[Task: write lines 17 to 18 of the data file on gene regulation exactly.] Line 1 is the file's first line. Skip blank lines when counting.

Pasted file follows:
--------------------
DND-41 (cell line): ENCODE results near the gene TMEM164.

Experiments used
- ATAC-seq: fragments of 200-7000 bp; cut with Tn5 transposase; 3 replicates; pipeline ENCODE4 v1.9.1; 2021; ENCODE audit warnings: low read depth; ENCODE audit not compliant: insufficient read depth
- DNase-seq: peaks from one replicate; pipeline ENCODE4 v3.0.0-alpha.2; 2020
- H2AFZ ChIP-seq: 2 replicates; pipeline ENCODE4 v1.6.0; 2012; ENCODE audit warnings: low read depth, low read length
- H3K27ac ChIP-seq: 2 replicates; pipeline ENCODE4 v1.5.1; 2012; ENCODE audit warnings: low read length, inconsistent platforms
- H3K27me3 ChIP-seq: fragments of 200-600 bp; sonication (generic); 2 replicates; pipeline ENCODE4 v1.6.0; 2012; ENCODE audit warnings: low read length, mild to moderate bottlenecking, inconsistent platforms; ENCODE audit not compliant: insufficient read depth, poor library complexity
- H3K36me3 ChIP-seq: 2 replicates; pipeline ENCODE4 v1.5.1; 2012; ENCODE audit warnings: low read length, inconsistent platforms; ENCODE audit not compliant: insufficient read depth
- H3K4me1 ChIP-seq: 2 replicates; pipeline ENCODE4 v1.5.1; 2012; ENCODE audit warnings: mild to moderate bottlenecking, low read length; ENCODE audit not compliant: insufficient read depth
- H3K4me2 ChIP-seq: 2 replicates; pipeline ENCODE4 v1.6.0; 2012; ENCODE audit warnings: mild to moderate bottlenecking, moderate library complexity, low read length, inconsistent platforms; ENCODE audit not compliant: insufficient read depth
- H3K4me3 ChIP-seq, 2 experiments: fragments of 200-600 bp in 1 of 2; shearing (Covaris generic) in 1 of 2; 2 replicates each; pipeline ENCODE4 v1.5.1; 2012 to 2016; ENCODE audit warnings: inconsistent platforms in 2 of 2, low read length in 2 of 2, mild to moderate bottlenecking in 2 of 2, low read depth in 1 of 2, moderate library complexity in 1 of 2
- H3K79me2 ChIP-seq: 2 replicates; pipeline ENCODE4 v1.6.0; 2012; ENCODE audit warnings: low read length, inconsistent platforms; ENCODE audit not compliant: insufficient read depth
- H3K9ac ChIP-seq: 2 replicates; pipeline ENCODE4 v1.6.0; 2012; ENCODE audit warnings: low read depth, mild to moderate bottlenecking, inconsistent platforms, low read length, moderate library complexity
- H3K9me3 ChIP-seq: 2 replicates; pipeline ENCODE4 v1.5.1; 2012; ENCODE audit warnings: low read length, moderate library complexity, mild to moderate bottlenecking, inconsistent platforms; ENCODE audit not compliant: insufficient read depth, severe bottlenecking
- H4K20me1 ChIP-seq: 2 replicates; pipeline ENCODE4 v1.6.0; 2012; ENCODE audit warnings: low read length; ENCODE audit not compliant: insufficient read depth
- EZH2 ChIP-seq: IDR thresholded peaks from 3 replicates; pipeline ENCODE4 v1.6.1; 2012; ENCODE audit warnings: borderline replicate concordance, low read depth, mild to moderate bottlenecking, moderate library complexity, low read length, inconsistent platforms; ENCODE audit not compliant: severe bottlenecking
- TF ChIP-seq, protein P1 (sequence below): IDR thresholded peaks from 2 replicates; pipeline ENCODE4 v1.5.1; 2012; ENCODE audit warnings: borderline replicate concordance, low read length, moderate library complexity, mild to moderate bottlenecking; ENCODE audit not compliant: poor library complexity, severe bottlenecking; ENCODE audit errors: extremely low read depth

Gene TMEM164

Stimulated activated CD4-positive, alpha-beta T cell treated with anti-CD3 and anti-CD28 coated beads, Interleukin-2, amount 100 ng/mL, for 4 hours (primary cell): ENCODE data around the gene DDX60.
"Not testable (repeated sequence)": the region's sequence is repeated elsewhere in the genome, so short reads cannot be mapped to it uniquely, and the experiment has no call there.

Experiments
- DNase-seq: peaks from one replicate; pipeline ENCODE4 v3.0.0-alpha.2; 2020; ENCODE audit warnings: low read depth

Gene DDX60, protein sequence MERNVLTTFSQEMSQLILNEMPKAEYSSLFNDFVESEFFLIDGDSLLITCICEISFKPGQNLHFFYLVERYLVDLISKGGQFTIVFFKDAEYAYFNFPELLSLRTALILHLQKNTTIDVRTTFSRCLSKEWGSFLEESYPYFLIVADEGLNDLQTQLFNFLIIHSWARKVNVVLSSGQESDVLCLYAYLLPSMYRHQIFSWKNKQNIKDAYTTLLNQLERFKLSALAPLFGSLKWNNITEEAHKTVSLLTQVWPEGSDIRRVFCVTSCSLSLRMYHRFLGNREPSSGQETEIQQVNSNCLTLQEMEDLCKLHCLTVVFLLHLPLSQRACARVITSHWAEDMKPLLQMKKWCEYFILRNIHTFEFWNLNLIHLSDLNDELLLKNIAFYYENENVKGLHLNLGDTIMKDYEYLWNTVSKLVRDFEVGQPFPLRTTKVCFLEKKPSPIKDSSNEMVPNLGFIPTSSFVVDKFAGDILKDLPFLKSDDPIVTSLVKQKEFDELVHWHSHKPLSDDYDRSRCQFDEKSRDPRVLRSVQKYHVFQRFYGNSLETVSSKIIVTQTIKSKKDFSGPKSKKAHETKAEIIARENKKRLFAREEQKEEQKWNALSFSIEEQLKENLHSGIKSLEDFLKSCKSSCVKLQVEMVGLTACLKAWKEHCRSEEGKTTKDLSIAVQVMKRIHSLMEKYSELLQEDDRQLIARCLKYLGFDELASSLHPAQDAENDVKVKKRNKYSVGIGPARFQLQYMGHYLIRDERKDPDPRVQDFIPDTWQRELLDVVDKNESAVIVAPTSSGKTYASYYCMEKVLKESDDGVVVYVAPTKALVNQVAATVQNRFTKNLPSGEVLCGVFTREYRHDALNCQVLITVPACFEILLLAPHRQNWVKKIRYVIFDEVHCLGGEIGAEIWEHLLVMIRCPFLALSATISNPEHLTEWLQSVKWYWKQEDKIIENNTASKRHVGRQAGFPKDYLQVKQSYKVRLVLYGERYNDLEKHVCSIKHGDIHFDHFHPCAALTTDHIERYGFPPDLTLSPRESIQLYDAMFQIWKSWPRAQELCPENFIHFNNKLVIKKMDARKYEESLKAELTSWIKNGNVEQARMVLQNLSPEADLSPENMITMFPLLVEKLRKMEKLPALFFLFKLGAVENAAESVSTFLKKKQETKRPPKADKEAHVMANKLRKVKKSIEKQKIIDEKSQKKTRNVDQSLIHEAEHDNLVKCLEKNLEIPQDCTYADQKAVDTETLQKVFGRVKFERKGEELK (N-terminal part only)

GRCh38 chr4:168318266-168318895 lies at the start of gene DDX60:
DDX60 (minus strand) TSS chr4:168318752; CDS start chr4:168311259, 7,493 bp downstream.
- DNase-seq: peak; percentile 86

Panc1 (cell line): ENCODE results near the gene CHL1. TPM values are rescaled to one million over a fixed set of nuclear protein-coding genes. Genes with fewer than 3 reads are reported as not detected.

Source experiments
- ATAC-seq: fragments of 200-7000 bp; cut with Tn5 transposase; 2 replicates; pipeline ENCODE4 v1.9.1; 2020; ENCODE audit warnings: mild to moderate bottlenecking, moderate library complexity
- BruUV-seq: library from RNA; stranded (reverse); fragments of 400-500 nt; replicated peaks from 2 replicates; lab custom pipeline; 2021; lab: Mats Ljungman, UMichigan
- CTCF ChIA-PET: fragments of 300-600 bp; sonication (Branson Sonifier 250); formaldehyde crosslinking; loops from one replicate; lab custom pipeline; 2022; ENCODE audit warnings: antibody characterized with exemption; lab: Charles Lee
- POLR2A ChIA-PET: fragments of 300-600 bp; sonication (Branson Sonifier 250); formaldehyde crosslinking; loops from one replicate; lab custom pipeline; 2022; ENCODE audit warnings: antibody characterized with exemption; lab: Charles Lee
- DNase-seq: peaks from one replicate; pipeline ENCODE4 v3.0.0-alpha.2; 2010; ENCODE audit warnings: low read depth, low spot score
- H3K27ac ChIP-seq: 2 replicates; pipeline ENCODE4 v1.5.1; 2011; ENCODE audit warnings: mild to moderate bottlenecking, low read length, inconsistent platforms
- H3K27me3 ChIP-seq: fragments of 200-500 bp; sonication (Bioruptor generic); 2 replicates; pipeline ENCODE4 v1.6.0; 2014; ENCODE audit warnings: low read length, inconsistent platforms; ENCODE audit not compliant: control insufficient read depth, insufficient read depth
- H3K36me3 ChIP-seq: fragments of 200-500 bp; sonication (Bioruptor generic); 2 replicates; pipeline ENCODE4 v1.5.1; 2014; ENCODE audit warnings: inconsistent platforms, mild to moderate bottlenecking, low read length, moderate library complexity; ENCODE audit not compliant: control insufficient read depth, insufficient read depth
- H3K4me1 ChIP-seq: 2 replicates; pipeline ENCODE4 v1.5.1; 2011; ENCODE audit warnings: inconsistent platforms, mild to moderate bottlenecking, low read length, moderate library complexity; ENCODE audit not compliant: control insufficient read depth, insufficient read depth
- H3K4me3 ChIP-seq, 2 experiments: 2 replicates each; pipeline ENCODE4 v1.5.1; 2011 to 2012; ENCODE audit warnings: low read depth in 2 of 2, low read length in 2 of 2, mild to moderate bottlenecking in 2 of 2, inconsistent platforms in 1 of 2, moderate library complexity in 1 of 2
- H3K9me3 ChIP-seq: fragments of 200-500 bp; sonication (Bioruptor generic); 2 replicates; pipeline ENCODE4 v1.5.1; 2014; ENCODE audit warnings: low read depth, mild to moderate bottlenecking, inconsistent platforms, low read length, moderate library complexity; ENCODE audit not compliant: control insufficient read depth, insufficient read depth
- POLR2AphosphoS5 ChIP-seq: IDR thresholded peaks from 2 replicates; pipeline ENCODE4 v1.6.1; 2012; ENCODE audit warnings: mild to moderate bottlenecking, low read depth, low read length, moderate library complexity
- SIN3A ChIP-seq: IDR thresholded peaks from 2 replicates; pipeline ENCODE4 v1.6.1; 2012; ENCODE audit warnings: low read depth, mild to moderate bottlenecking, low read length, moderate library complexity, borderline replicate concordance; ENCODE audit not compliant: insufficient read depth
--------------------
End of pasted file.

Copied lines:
- TF ChIP-seq, protein P1 (sequence below): IDR thresholded peaks from 2 replicates; pipeline ENCODE4 v1.5.1; 2012; ENCODE audit warnings: borderline replicate concordance, low read length, moderate library complexity, mild to moderate bottlenecking; ENCODE audit not compliant: poor library complexity, severe bottlenecking; ENCODE audit errors: extremely low read depth

Gene TMEM164